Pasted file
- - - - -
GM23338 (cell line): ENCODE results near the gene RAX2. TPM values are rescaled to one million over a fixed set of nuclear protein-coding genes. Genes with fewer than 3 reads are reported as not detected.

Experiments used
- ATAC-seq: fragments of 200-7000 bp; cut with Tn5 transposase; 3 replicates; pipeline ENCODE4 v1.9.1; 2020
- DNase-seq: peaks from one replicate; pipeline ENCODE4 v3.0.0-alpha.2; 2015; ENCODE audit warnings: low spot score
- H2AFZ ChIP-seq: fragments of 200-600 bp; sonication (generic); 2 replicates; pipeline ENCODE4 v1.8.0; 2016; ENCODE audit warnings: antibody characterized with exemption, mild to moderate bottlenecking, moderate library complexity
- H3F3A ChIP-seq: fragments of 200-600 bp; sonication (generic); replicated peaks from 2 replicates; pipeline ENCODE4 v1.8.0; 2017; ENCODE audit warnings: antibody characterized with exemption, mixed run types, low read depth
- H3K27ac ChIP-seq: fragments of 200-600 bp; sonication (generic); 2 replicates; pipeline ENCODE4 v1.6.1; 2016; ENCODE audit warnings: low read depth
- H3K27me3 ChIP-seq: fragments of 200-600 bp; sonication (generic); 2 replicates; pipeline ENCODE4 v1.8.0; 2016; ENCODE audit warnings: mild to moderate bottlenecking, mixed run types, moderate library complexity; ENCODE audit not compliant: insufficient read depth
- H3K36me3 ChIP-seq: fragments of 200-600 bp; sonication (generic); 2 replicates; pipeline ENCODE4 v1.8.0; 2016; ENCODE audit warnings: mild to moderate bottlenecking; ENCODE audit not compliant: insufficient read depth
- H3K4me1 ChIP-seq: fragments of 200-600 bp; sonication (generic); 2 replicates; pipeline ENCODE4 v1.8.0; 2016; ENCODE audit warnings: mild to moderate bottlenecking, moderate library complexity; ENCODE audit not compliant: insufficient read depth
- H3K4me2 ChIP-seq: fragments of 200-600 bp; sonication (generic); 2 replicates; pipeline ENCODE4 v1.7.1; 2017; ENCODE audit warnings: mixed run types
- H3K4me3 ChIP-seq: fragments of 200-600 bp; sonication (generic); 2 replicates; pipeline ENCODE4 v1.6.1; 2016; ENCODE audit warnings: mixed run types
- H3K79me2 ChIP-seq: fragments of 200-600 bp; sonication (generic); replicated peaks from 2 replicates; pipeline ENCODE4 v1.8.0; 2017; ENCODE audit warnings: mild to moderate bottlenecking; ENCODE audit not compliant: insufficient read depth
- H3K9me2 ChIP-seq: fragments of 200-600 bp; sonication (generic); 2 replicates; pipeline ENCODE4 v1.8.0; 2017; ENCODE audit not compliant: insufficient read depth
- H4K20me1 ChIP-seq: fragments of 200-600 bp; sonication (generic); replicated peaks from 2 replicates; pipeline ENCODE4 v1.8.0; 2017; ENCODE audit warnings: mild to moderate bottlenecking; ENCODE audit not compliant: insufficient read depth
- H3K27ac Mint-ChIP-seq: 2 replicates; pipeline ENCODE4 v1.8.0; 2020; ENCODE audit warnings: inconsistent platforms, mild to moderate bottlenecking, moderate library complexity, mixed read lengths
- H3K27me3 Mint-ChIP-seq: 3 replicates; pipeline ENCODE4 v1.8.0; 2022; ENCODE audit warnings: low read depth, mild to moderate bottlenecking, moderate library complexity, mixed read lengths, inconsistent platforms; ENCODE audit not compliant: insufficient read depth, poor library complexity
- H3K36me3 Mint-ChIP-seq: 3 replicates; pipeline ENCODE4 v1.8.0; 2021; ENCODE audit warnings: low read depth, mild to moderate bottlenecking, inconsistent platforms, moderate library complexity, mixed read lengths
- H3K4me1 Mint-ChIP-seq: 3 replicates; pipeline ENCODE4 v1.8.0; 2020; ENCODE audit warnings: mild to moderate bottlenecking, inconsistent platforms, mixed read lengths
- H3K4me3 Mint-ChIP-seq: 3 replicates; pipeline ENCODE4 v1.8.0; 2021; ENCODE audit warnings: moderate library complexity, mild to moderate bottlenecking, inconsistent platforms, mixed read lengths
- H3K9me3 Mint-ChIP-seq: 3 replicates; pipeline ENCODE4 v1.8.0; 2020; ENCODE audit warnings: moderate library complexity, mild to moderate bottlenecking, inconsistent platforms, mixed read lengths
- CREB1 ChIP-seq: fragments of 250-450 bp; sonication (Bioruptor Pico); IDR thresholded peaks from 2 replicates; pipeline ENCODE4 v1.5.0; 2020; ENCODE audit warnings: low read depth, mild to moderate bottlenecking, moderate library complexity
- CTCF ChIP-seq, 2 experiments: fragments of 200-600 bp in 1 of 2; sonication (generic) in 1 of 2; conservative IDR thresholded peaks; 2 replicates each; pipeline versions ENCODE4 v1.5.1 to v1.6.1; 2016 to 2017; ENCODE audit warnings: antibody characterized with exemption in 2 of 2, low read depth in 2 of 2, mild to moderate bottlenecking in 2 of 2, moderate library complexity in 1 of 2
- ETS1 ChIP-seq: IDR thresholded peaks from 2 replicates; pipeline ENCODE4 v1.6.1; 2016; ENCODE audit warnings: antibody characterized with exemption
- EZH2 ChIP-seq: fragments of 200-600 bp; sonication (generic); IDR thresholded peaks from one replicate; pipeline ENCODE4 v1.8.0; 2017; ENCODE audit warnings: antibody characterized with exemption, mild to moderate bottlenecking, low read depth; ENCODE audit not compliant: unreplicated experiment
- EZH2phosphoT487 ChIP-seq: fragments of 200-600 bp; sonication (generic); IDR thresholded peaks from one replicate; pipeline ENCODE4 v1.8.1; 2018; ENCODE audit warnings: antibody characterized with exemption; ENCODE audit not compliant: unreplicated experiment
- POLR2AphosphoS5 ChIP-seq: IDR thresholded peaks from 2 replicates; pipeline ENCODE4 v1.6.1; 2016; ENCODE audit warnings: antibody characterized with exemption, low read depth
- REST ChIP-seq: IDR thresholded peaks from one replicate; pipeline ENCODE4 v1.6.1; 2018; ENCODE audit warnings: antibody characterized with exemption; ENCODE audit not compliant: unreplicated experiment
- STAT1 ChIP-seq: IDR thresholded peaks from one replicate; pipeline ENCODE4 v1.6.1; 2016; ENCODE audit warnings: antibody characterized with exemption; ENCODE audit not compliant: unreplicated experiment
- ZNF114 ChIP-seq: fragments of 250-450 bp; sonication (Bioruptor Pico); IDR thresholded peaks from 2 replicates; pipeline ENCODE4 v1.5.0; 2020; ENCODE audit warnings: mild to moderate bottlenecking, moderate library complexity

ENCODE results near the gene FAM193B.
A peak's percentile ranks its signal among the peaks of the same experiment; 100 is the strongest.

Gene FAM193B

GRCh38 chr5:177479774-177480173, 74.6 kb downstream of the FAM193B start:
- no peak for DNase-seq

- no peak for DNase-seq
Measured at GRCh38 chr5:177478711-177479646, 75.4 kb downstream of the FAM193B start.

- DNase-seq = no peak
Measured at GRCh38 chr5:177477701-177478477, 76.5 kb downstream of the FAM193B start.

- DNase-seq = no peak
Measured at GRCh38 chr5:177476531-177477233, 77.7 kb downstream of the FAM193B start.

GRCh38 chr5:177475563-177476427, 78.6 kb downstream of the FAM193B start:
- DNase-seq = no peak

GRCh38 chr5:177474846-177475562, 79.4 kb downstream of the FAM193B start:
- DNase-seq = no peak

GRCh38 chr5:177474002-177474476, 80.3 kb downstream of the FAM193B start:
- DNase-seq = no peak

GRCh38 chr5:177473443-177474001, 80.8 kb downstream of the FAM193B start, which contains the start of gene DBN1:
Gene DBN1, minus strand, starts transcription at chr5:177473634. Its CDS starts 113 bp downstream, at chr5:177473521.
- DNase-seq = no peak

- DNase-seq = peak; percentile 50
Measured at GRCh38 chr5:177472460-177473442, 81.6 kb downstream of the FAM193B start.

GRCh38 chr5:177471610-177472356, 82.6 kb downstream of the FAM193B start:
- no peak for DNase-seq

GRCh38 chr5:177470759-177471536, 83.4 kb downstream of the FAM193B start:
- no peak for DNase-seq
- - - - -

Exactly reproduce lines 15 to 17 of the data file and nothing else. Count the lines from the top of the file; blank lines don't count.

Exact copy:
- H4K20me1 ChIP-seq: fragments of 200-600 bp; sonication (generic); replicated peaks from 2 replicates; pipeline ENCODE4 v1.8.0; 2017; ENCODE audit warnings: mild to moderate bottlenecking; ENCODE audit not compliant: insufficient read depth
- H3K27ac Mint-ChIP-seq: 2 replicates; pipeline ENCODE4 v1.8.0; 2020; ENCODE audit warnings: inconsistent platforms, mild to moderate bottlenecking, moderate library complexity, mixed read lengths
- H3K27me3 Mint-ChIP-seq: 3 replicates; pipeline ENCODE4 v1.8.0; 2022; ENCODE audit warnings: low read depth, mild to moderate bottlenecking, moderate library complexity, mixed read lengths, inconsistent platforms; ENCODE audit not compliant: insufficient read depth, poor library complexity